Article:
Q: But you liked most of the people you dealt with?

A: These are incredibly likable people. The fact is, here I am, this broke photographer coming out to LA, insinuating myself, making all kinds of assumptions about what my access is going to be. I felt an ease on the inside. Even from day one, they would be like, "I want to take you out to dinner." And you haven't seen anything until you've seen a touring porn star's purse pop open and a cloud of crumpled, sweaty bills pop out. The cash that is flowing through these young girls' hands. And they're all incredibly generous. Even in their cynicism they were dreamers, naive young people.


Q: One of the interesting moments for me was when you describe watching a certain sex scene as being like looking at a car crash. At the same time, you're trying to create a work that's visually rewarding. Was that a conflict?

A: That was one of the more disgusting things I've ever seen. But there are a lot of people who would find that to be a great turn-on. I think at that point I was already convinced that I had to show beauty as it presented itself to me and ugliness as it presented itself to me, so I didn't find conflict in that.


Q: The flip side of this is that there are some photos that are absolutely gorgeous and glamorous.

A: I don't think this book would be as powerful if there wasn't some reminder that there was a palpable sexual aura to being in this realm. As much as it's a business, the fact is that when you see a man come on-screen, that is an orgasm. So I think it was important that people see that I saw these people as pretty. One of my favorite photo spreads is the [one of] Lisa Lipps. I spent an afternoon with her in an RV resort outside of Las Vegas, where she lives, and I found her beautiful. I found her beauty went beyond skin deep. I felt that she had something about her, there was a seasoning to her, there was a weight to her. Then, of course, she opens her robe and you are faced with one of the most explosive, gargantuan, and in some ways freakish breast jobs in the business. You know, here is this beautiful girl with this stuff jutting out. It's very intense. She's beautiful despite her self-mutilation.


Q: We're talking about people opening their dressing gowns to reveal the world's largest breasts, but one of the things that was so surprising for me was how little these people wanted to reveal about themselves in other ways.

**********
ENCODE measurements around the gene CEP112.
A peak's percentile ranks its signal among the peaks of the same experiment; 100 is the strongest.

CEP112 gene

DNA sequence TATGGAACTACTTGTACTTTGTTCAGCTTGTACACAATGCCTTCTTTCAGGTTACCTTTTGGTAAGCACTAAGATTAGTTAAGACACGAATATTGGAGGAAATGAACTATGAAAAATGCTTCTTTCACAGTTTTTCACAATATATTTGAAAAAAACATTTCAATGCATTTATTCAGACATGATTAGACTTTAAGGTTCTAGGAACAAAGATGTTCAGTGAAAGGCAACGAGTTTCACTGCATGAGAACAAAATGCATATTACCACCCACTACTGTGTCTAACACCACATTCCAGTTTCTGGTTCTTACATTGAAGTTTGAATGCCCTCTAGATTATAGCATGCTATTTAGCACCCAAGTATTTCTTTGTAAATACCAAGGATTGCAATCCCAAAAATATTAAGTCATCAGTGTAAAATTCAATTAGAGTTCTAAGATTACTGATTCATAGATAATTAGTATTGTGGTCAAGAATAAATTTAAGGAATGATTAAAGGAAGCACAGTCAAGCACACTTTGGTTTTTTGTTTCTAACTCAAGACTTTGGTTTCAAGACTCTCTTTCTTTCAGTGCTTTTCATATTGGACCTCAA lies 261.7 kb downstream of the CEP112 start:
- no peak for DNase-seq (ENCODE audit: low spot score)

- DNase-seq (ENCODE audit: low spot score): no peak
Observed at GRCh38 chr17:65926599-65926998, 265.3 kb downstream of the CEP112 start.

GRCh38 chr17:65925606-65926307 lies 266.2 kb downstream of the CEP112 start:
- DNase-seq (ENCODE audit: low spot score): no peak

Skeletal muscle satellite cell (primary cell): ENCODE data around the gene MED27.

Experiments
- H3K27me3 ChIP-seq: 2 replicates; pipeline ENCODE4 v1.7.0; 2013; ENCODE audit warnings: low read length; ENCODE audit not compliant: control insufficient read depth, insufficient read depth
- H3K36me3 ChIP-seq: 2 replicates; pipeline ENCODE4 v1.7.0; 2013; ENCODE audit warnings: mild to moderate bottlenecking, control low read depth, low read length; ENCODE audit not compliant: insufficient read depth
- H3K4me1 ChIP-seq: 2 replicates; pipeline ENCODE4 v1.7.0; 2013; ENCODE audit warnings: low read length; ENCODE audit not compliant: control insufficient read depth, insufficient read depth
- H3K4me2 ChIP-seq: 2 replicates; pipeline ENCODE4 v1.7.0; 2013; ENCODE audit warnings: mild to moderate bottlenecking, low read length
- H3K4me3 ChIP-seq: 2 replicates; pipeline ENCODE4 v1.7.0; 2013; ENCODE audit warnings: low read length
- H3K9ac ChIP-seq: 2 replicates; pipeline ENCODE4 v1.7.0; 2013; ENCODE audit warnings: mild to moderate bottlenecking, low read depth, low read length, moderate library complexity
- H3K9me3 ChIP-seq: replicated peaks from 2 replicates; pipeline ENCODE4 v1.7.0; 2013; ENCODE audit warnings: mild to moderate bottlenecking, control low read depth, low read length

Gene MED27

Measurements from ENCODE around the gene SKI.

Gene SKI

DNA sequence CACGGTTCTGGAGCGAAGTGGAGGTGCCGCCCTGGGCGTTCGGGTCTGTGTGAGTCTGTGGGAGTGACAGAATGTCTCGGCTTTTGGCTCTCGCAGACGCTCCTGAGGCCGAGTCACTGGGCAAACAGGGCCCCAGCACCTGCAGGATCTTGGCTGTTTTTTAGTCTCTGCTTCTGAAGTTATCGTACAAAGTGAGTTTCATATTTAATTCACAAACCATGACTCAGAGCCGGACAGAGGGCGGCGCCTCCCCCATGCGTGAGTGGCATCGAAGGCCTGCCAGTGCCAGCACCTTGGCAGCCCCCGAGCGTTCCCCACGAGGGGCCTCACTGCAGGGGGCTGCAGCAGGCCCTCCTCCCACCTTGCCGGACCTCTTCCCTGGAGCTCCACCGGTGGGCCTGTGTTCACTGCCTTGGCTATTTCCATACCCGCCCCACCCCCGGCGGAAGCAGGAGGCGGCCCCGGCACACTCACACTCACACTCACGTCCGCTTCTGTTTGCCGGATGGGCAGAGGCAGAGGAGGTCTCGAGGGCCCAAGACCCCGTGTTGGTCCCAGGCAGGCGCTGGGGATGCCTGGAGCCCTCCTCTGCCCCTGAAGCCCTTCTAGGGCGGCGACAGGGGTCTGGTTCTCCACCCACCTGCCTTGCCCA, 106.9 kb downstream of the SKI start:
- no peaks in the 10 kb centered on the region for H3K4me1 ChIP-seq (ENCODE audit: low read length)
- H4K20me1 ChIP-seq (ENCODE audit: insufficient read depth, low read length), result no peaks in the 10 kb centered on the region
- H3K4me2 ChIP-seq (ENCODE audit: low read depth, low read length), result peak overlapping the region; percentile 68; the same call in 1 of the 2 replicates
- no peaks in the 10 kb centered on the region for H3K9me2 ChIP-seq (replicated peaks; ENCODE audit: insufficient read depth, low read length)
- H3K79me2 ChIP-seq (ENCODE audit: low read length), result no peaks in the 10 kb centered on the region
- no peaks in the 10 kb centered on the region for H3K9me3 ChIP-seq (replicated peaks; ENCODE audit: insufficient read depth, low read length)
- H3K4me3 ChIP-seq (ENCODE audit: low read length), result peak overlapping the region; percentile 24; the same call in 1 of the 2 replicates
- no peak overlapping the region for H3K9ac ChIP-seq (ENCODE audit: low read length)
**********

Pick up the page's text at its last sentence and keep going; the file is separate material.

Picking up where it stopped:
A: That's exactly right, and that's the charade here. These people are not predictable. They might not mind that I describe some gruesome aspect of a sexual encounter, descriptions of orifices and stuff. That might mean nothing to them. But then I could say something about a certain sweater they're wearing and they could be totally offended. I feel like I'm pretty respectful. I come close to satire with the Ron Jeremy scene, but I still think I resisted making fun of the guy. I went in there without intending to do a hatchet job and I don't think I've done a hatchet job.


Q: But some of your physical descriptions are quite harsh: there's a point when you look at a woman and the first thing your eye is drawn to is her acne.

A: She might not like that. But right next to that [description] is this gleaming, sunshiny portrait. And in terms of a detail like acne -- when I see a young woman having skin problems, I immediately assign it to something going on inside. Maybe I'm just totally off base, but for me, it's not such a crazy concept that her skin is representative of a lifestyle she's leading or emotions she's having. I felt it was important to include that. I also felt it was important to include my own superficiality. For me to come in and immediately begin judging this young, pretty girl for how she looks -- I mean, what does that say about me? It says that this is an asshole New York guy who judges women based on how they look, that his appraisal of what his prospects are for artistic success is based on whether this woman is pretty in a very two-dimensional way. I think I had to make it very clear from the get-go that I was going in there with values that were questionable.


Q: Is it safe to say you're philosophically opposed to pornography?

A: Not at all. I have a hope that 50 years from now pornography will be harder to find. But I would hate to have to start with porn as a way of resolving society's issues. Porn is just a symptom of where we're at as a civilization. We should solve other problems and then look at porn to see if it's still this throbbing sore.


Q: Why do you think pornography plays such a large part in our culture?

A: Our culture has an investment in the two-dimensionalization of women. There is a collective male hatred of women. All men have it. Pornography offers a place where women are broken down, where they've been reduced to cardboard cutouts of femininity. No matter how powerful he is, a man has to turn to woman. This is a place where he can get his power back. Our culture needs a place to martyr femininity.


Q: Some would say porn is a necessary, healthy part of society -- a catharsis.

A: I have to say, I haven't eliminated it from my life. I still find a dirty picture can be a potent thing. I just don't trust it. I don't think of it as a catharsis. I think it contributes to a detachment. There are people, I'm sure, who would totally disagree with me. But I haven't seen an example of pornography as a healthy thing. I don't believe it can be equated with whole-grain cereal and soy milk. It doesn't need to be defined as healthy. Ultimately, I think it's a little bit yucky. Maybe I'm just getting old.